Colombia's President Juan Manuel Santos accepts the 2016 Nobel Peace Prize and expresses hope to move forward with a peace process. Rough Cut (no reporter narration).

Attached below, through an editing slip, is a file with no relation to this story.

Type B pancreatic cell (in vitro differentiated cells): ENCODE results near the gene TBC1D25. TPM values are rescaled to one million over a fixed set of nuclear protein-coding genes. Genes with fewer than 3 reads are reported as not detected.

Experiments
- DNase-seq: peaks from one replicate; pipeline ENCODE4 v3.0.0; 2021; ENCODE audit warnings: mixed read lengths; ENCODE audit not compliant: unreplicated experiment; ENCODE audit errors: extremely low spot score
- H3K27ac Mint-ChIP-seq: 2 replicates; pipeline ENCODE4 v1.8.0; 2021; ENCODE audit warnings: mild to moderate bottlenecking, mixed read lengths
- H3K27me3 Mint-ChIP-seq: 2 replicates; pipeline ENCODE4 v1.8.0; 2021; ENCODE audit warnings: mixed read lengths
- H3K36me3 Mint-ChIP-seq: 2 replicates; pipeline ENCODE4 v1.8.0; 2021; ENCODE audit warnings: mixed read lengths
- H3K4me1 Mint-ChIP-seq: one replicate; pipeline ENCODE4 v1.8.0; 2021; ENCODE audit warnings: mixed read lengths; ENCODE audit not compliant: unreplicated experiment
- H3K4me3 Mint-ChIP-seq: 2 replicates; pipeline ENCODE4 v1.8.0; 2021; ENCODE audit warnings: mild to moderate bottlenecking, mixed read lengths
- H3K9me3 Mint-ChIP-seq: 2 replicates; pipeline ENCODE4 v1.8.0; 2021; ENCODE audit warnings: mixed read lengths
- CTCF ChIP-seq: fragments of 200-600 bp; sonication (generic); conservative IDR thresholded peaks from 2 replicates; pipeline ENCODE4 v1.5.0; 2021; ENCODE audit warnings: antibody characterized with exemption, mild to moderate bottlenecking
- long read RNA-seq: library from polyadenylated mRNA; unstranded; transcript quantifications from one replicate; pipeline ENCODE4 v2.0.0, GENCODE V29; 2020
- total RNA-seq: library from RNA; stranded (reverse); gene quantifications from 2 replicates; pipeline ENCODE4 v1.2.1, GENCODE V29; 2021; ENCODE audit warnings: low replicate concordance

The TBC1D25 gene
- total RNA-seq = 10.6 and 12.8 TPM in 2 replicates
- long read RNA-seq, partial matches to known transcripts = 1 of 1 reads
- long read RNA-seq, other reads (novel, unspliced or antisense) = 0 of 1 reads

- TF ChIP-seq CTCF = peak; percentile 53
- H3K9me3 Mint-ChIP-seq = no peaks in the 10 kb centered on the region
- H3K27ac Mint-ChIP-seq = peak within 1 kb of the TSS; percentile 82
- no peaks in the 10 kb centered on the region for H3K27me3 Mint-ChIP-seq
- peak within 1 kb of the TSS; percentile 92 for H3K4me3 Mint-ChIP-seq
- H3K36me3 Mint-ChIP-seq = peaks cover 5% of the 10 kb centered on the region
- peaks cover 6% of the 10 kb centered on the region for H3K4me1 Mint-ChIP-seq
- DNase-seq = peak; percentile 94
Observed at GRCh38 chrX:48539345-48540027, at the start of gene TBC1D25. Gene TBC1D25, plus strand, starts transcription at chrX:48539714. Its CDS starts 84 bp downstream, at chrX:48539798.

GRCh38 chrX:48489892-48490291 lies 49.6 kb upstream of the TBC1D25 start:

STORY: Colombian President Juan Manuel Santos won the 2016 Nobel Peace Prize on Friday (October 7) for his efforts to end a 52-year-old war with Marxist rebels, a surprise choice and a show of support after Colombians rejected a peace accord last Sunday. The Norwegian Nobel Committee said Santos had brought one of the longest civil wars in modern history significantly closer to a peaceful solution, but there was still a danger the peace process could collapse. Speaking in Bogota, Santos accepted the award on behalf of all Colombians, especially those who have perished in the country's conflict. "This morning, very early, my son Martin woke me to tell me the decision that of the committee in Norway to grant me the Nobel Peace Prize. I have infinite gratitude, with all my heart, for this honorable distinction. I don't receive this in my name, but in the name of all Colombians, especially the millions of victims from this conflict we have been suffering for more than 50 years. Colombians, this is for you. It's for the victims, so there's not even one more victim. No one else should die. We should reconcile, come together, to culminate this process and start to construct a stable and lasting peace," he said. The award excluded FARC guerrilla leader Rodrigo Londono, better known by his nom de guerre Timochenko, who signed the peace accord with Santos in Cartagena on Sept. 26. Santos has promised to revive the plan even though Colombians narrowly rejected it in a referendum on Sunday. Many voters believed it was too lenient on the FARC guerrillas. Among the critics have been Santos's predecessor, President Alvaro Uribe. He sent out a tweet of measured congratulations. "I congratulate the Nobel Committee for (awarding) President (Juan Manuel) Santos. I hope that he seeks to change the agreements that are damaging to democracy." More than 220,000 people have died on the battlefield or in massacres during the struggle between leftist guerrillas, right-wing paramilitaries and government troops. Millions have been displaced and many beg on the streets of the capital, while economic potential has been held up in the mostly rural nation. Santos is the first Latin American to receive the peace prize since indigenous rights campaigner Rigoberta Menchu of Guatemala won in 1992, and is the second Colombian laureate after writer Gabriel Garcia Marquez, who won the literature prize in 1982.